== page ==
Friday, October 17, 2014

Deeply Troubled by Colleague: CJ Werleman

(photo courtesy of Patheos)

It's 6:30 a.m. and I've just been awoken from a deep and much-needed rest with rather a lot on my mind.

Only last night, after scouring through the many, many blogs and articles being written about the feud (I now use the word ironically) between CJ Werleman and Sam Harris, I was beginning to feel the creeping tinges of dread -- the ominous wave of decision-making. For those who are not aware, it would be fair to say that I have had a collaboration of sorts with CJ since September of 2012, when I submitted the manuscript of Oh, Your god! for publishing. 

Dangerous Little Books, while being in every way mediated by a man named Joe Gregory, was using CJ as their -- I suppose 'spokesperson' would be the proper word. I believe CJ also owned part of the publishing company, and it was he who responded to my submission and with whom I spoke during various parts of the publishing process. It was also he whose name was on the contract, as an agreement between the Author (myself) and the Publisher (CJ). I was familiar with CJ's work at the time, and I had even read God Hates You (Hate Him Back), and rather enjoyed it though I didn't find it academically overwhelming. I felt confident in the professional relationship I had built with him and was looking forward to our future correspondences and collaborations. 

Since then, our contact has been minimal but amiable. The occasional email congratulating one another on this article or that interview was not uncommon. But recently, his work on the political motivations of ISIS, and his refusal to acknowledge the difference between the criticizing of ideas and discrimination against the people who embody them has given me great pause. It is no strange thing for people in a field as nuanced and opinionated as ours to have great divides in their methodologies, but it was striking for me to realize exactly how wrong I believed CJ to be on this subject. Many people in the last week have asked me what my thoughts were on the Affleck / Harris dispute, but that conversation has inevitably morphed into my thoughts on the Werleman / Harris spat. It came down to me decidedly having to say that on all ideas submitted, I was exclusively on the side of Harris.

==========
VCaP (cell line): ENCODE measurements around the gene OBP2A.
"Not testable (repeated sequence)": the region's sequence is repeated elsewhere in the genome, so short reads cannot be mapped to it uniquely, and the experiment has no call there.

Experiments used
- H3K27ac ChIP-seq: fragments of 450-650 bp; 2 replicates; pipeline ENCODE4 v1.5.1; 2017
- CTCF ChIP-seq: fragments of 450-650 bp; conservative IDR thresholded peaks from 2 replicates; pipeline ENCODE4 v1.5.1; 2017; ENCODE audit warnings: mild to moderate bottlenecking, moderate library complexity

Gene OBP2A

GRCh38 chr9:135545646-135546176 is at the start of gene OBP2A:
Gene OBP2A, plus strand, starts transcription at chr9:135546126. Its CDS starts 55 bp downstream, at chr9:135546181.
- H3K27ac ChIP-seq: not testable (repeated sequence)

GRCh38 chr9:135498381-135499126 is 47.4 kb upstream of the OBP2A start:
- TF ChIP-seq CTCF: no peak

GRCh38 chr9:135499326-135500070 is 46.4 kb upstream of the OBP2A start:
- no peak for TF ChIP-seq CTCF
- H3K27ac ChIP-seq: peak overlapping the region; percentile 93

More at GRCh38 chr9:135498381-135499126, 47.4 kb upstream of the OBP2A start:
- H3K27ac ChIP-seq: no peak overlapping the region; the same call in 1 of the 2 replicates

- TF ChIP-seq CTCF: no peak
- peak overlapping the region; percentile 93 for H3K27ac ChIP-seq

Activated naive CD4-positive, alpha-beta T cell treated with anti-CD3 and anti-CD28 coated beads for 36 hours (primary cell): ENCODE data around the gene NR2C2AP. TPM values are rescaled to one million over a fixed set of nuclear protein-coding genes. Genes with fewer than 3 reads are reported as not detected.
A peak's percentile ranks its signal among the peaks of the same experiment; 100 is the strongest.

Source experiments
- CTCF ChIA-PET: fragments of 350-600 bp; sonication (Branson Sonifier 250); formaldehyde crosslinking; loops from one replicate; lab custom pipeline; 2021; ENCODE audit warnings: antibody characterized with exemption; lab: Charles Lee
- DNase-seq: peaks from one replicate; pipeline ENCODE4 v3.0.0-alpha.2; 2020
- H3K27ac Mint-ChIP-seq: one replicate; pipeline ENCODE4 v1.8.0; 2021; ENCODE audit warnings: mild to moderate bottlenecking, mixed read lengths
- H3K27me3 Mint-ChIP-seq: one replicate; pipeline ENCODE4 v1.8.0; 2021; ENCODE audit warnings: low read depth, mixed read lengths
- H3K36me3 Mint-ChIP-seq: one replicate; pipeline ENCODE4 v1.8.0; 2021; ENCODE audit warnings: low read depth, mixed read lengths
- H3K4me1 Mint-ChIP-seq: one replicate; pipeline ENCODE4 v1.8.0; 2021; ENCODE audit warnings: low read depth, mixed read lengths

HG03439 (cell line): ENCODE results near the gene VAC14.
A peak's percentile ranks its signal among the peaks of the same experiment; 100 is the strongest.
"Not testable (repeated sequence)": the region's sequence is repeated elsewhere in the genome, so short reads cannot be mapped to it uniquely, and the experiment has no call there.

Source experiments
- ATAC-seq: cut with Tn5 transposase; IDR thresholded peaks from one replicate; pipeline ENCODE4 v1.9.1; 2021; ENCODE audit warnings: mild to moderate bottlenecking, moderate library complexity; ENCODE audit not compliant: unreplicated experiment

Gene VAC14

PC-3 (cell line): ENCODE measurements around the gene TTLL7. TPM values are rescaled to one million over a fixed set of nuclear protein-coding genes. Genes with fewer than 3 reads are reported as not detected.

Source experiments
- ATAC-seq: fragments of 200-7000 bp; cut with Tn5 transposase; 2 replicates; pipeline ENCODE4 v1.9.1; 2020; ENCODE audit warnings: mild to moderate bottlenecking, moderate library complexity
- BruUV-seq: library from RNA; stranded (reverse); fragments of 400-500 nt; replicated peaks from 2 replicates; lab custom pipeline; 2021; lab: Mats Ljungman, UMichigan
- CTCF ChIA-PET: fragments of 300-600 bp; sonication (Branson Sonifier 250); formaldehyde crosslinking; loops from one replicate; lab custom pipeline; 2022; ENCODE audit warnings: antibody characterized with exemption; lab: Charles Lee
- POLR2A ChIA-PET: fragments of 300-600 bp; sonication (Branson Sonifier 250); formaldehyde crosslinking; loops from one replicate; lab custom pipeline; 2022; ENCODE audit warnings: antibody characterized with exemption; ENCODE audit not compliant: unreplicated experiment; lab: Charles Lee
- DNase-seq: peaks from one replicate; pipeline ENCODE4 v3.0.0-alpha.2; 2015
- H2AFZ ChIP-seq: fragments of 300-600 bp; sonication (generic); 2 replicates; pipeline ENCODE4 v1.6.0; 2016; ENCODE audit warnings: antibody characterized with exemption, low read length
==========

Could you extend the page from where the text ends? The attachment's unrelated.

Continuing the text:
This would have been easy enough to say without qualm, until I read last night The Godless Spellchecker's thoughts about CJ's tactics while engaging Sam in this piece. The views that were brought to light were deeply troubling, and the email conversations published by Sam between he and CJ were even more so. It was beginning to seem that a man with whom I have had a decent professional connection was beginning to look a bit shabby, to put it lightly. More honestly, I took great umbrage with the flip manner in which CJ addressed many of Sam's legitimate concerns, and the remarkably self-satisfied tone with which he presented his conclusions (in order to avoid the ad hominem implications of that last sentence, it would serve the reader well to remember that I also disagree with the conclusions themselves). I went to bed last night after a lengthy discussion with fellow DLB author and close friend Matthew O'Neil, worried over potential actions to be taken. Should I make a public statement concerning my thoughts on this argument, and on whose side I was -- or would that just be internet grand-standing, jumping onto the carnage of an increasingly-heated fight in order to, as many people would see it, raise my own image? While I do have a serious personal connection here, I was leery of making the wrong impression.